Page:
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Everything you need to know before choosing Chapter 7 bankruptcy

If a debtor’s income is sufficient, they probably will not be able to file for Chapter 7 bankruptcy. This is a method for people who are drowning in debt. These people might consider out-of-court options before they file for bankruptcy.

However, when out-of-court options will not do the job, people in debt can turn to Chapter 7 bankruptcy.

Chapter 7 bankruptcy

Chapter 7 is different than Chapter 13 because it does not require the filing of a repayment plan. Instead, a trustee gathers non-exempt property and sells it to repay creditors part of what they are due. Part of the debtor’s property may still have liens. However, debtors can keep their exempt property and discharge the rest of their debt.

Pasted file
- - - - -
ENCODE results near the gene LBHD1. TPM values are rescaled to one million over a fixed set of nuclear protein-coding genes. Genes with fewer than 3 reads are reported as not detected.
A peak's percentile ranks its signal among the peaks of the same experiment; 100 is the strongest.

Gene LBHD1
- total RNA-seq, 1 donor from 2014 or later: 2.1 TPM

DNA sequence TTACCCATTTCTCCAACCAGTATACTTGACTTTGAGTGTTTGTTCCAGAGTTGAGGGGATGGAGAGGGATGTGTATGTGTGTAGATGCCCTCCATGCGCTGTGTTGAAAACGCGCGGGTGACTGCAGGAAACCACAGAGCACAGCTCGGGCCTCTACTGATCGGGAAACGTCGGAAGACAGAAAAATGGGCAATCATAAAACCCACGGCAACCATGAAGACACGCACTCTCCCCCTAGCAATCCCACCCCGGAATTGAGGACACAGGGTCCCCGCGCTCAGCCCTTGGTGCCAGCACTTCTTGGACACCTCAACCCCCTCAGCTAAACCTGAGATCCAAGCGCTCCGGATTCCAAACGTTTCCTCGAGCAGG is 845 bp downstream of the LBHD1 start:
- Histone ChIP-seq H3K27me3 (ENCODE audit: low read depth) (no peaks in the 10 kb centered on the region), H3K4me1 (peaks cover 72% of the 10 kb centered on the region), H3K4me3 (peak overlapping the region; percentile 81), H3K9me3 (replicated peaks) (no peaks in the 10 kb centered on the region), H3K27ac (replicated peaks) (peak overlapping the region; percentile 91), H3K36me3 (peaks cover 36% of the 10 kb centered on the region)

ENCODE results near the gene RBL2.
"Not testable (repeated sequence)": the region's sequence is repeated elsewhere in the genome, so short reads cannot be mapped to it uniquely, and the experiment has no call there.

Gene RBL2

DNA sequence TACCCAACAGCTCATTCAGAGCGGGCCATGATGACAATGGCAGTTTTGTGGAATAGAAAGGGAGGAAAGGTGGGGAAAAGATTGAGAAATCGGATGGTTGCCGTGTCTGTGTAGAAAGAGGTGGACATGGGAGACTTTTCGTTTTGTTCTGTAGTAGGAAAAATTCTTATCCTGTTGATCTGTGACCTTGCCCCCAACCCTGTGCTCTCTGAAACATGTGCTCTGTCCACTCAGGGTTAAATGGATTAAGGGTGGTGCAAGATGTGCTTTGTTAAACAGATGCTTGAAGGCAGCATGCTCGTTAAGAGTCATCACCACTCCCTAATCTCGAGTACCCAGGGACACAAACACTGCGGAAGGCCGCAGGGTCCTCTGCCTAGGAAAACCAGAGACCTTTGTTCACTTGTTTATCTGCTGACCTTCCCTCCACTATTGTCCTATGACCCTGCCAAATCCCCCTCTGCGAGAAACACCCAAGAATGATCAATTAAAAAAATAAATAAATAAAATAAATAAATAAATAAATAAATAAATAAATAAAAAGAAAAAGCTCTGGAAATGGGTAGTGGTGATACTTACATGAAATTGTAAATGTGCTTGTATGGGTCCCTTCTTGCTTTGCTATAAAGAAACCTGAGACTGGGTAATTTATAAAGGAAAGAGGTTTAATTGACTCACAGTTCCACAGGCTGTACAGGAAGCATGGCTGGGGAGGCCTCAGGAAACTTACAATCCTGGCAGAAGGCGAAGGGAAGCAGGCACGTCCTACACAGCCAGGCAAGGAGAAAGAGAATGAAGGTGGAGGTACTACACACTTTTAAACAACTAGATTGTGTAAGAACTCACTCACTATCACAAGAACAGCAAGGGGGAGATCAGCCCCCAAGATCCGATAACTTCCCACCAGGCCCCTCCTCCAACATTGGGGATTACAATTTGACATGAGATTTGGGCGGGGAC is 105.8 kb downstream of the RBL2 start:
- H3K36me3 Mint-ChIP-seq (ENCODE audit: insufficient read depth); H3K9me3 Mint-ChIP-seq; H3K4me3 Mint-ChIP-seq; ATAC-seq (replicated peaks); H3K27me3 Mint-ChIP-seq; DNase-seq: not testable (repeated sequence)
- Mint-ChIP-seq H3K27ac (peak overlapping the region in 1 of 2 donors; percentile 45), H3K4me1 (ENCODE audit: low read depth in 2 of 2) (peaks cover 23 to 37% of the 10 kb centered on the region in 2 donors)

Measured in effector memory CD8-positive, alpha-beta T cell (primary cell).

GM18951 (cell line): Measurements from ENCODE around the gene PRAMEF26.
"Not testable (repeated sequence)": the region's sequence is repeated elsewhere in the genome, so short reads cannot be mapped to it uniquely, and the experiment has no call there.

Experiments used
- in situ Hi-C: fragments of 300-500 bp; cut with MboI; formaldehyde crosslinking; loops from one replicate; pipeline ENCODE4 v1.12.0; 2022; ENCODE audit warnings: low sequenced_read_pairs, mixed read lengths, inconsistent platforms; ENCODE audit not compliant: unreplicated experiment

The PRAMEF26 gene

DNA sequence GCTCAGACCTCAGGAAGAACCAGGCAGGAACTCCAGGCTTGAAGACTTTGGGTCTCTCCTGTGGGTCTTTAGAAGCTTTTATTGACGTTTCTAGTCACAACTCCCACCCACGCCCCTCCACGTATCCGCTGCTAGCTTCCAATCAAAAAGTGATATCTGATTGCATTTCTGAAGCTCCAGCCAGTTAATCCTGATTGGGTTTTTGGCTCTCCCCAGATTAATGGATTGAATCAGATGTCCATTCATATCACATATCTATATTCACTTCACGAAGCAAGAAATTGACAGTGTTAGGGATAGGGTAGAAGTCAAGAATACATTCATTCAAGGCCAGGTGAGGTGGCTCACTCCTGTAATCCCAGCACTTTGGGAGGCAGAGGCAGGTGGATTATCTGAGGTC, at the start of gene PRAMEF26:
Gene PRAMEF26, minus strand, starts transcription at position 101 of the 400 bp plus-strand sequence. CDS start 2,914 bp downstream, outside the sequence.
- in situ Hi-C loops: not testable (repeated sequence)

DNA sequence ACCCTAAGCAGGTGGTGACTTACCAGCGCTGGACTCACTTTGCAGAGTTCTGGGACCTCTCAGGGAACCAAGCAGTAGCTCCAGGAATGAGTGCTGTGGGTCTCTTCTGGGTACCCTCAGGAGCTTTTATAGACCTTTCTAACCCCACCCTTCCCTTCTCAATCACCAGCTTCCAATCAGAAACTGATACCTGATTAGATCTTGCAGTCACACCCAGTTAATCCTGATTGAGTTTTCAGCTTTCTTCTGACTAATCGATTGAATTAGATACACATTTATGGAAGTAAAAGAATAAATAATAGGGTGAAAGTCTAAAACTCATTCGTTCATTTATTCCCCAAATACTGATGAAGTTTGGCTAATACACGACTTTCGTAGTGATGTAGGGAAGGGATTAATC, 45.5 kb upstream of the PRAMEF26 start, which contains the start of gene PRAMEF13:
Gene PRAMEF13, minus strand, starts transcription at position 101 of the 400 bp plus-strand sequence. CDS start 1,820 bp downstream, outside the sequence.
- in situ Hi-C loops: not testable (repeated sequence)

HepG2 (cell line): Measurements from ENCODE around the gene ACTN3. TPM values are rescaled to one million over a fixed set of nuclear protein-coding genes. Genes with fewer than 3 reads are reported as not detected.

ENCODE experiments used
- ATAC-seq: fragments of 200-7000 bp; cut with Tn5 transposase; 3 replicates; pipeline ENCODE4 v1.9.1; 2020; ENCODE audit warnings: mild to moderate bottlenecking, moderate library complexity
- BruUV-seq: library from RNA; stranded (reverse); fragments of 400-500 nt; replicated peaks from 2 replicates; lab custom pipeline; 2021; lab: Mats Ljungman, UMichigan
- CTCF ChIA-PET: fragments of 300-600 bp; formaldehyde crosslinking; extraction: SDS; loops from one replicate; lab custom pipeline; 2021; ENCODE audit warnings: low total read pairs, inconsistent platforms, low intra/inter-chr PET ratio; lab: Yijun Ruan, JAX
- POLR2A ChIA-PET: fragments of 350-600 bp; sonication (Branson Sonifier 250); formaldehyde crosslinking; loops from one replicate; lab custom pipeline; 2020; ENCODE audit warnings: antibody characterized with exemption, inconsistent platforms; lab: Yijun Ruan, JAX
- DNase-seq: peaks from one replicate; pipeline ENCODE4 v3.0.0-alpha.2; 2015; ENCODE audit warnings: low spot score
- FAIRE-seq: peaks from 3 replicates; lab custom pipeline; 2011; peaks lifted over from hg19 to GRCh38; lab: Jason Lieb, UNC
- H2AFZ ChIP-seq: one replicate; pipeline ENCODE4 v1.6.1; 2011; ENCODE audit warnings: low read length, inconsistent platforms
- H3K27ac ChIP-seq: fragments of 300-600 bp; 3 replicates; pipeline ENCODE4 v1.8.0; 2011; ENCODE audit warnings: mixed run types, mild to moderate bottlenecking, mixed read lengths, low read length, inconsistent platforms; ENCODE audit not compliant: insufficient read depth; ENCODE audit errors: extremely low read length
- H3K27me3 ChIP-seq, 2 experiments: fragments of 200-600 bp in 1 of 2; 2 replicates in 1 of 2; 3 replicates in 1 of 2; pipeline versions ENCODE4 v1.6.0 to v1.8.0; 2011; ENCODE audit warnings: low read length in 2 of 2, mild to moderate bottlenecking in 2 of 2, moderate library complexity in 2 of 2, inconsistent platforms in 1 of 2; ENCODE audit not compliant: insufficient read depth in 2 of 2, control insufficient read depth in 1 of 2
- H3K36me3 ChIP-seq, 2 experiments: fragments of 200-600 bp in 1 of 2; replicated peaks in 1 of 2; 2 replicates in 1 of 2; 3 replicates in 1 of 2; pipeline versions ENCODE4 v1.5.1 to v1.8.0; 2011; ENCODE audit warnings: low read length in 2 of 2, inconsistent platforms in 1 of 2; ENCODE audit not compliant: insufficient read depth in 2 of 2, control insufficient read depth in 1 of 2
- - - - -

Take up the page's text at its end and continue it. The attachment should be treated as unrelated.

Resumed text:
Debtors begin this process by filing for Chapter 7 bankruptcy in the courts where they live. They must submit documentation of their assets, current income, financial affairs and contracts or leases. The court will assign a case trustee, who debtors then need to give their tax returns.

Then, individuals will need to file a few more key documents. They must show that they went to debt counseling, provide the repayment plan they developed in their course, prove their income, predict any changes in income and offer information about student loans. Married couples may file for bankruptcy jointly. However, they still need to fill out these individual forms separately.

Chapter 7 bankruptcy grants debtors a discharge. That means creditors can no longer take action to try to collect their debts. However, the court does not discharge all debts through this. Bankruptcy courts cannot discharge any from civil, tax or criminal court. Because of how confusing this process can be, debtors might want to help to navigate it without making themselves liable to fraud charges.


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